Road Tales: December 2018

By Vet-Advantage
December, 2018

Goodyear’s new tire store will come to you
Replacing your car’s tires may become easier if Goodyear’s new Roll stores are successful. The stores will pop up in “vibrant lifestyle centers,” allowing customers to drop their cars off after picking out their tires online, according to an article in Auto Week. Technicians will pick up the car from the store, install the tires and return the car, providing text or email updates during the process. And if customers don’t want to visit the store at all, they can schedule an appointment with a mobile installation van, which will visit the car at a scheduled location while the owner is at work. At press time, the first stores are scheduled to open in the Washington, D.C., suburbs.

Should you tip your Uber driver? If so, how much?
Uber began allowing passengers to tip their drivers in 2017, joining many other rideshare companies that already allowed tipping. Experts generally recommend passengers tip between 10 and 20 percent of the fare, based on the quality of their ride. Tips can add substantially to drivers’ relatively skinny wages. But it doesn’t appear to have caught on among passengers. In a survey of 2,625 rideshare drivers, 36 percent reported they didn’t earn any tips during the period covered by the survey. Among the drivers who did receive tips, the median tipping percentage was 7.19 percent.

How to help teens be safe
Car accidents are the leading cause of death among U.S. teens, according to the U.S. Centers for Disease Control and Prevention. Aside from lack of experience, distracted driving, speeding and not using seat belts are among other factors linked to many teen driving deaths in the U.S. But as Matt Schmitz writes for, parents can take some precautions to help their teen drivers stay safe, like talking about safety before they start driving; setting ground rules for seat belt use, phones and other risk factors; and setting a good example, “as your teen is more likely to do as you do, not as you say,” Schmitz writes.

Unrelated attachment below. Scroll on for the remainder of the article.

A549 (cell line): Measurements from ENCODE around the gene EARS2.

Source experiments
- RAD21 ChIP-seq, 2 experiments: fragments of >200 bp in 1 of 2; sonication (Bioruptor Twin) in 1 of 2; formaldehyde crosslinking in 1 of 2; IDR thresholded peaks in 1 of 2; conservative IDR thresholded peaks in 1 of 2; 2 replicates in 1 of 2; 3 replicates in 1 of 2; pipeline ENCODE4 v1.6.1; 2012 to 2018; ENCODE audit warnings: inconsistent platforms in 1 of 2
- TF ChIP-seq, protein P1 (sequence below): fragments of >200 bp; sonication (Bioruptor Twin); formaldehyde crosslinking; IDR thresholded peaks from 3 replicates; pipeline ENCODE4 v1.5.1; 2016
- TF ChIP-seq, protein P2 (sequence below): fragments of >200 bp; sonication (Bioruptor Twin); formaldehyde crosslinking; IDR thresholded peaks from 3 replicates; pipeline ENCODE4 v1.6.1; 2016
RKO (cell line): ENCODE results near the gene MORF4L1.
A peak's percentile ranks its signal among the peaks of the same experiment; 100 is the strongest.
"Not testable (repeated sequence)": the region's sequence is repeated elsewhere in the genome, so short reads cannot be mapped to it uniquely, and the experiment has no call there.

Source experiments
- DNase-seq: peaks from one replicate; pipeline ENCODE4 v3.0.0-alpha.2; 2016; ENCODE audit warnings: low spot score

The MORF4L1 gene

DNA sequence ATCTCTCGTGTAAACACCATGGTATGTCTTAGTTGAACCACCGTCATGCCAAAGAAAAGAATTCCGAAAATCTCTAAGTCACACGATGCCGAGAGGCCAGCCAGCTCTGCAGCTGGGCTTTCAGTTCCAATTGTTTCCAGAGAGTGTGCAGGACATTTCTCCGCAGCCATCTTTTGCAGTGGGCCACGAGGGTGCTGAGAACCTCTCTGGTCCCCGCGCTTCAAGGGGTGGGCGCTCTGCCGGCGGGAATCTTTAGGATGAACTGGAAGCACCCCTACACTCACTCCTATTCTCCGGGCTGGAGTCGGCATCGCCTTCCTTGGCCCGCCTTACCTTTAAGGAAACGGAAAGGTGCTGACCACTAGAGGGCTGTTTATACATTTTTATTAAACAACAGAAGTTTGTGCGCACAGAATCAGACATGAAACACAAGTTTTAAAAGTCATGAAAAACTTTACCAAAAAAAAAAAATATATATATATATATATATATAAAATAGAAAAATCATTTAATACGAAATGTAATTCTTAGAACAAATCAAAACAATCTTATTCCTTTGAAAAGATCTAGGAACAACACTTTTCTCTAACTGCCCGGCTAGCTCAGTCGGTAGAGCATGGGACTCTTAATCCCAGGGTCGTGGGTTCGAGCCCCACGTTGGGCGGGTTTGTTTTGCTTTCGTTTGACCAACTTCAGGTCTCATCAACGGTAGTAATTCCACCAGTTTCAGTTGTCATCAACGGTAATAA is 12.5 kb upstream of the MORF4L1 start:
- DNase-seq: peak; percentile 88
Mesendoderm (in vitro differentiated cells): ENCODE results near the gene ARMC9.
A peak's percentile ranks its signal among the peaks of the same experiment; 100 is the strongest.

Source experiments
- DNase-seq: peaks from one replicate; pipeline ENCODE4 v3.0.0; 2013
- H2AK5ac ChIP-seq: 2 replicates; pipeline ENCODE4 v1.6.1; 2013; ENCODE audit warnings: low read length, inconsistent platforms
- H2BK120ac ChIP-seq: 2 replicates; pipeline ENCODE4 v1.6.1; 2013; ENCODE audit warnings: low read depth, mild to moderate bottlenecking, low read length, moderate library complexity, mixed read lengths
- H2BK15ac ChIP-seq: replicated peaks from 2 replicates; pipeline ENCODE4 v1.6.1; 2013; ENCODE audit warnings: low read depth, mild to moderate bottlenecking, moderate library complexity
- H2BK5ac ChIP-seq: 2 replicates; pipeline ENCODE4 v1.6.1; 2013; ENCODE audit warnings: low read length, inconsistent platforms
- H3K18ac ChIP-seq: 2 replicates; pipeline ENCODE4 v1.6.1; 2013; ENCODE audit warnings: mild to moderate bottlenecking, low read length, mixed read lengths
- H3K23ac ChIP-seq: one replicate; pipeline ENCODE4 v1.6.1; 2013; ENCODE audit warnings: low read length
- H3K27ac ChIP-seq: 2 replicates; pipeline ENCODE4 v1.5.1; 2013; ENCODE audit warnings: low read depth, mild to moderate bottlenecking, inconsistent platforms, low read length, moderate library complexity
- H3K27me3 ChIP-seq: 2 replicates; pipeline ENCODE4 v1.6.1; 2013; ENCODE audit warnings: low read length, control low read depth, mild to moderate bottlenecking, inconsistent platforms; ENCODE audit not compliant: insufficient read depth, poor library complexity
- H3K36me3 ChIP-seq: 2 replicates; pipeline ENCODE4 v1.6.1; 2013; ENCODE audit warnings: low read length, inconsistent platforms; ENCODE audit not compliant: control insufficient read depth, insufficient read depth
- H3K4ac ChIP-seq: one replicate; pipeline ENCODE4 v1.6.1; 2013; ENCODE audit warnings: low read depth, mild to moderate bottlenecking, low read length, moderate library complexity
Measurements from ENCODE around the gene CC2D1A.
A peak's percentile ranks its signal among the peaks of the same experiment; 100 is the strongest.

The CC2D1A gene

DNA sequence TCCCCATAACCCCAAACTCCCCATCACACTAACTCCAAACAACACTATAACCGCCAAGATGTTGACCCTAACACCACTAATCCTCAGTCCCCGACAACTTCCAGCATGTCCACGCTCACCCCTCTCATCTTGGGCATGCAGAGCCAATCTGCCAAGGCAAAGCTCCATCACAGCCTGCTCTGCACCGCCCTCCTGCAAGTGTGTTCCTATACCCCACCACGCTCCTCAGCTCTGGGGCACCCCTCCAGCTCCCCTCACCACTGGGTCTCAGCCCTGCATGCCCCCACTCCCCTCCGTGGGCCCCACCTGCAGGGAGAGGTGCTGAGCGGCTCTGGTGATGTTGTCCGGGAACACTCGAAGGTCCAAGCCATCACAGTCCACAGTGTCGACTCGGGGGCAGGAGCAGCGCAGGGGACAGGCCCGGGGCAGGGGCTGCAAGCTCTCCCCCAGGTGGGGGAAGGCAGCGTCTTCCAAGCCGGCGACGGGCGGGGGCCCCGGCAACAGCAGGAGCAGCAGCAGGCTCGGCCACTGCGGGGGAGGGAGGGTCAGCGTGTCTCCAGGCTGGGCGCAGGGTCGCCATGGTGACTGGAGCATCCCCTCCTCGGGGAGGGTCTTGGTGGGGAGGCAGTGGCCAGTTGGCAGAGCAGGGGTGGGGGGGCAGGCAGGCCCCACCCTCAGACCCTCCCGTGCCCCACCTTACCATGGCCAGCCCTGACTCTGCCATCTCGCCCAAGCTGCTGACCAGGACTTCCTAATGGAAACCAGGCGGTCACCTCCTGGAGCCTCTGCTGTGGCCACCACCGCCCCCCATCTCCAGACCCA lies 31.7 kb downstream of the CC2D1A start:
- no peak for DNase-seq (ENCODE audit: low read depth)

Distracted driving deadly in U.S.
Distracted driving was linked to more than 9 percent of U.S. traffic deaths in 2016, according to the National Highway Traffic Safety Administration. And the odds of a car crash double when drivers take their eyes off the road for more than two seconds, an Auto Alliance spokesman tells The New York Times. With that risk in mind, car manufacturers, tech developers and government agencies are trying to figure out how to minimize distracted driving. Technology highlighted in this article includes “head-up displays,” which project information like speed onto the windshield in front of the driver; software to sync drivers’ phones to built-in vehicle displays; and the ability to program cars – for example, by giving them a speed limit – a function that may be useful for parents of teenage drivers.

Topics: road tales


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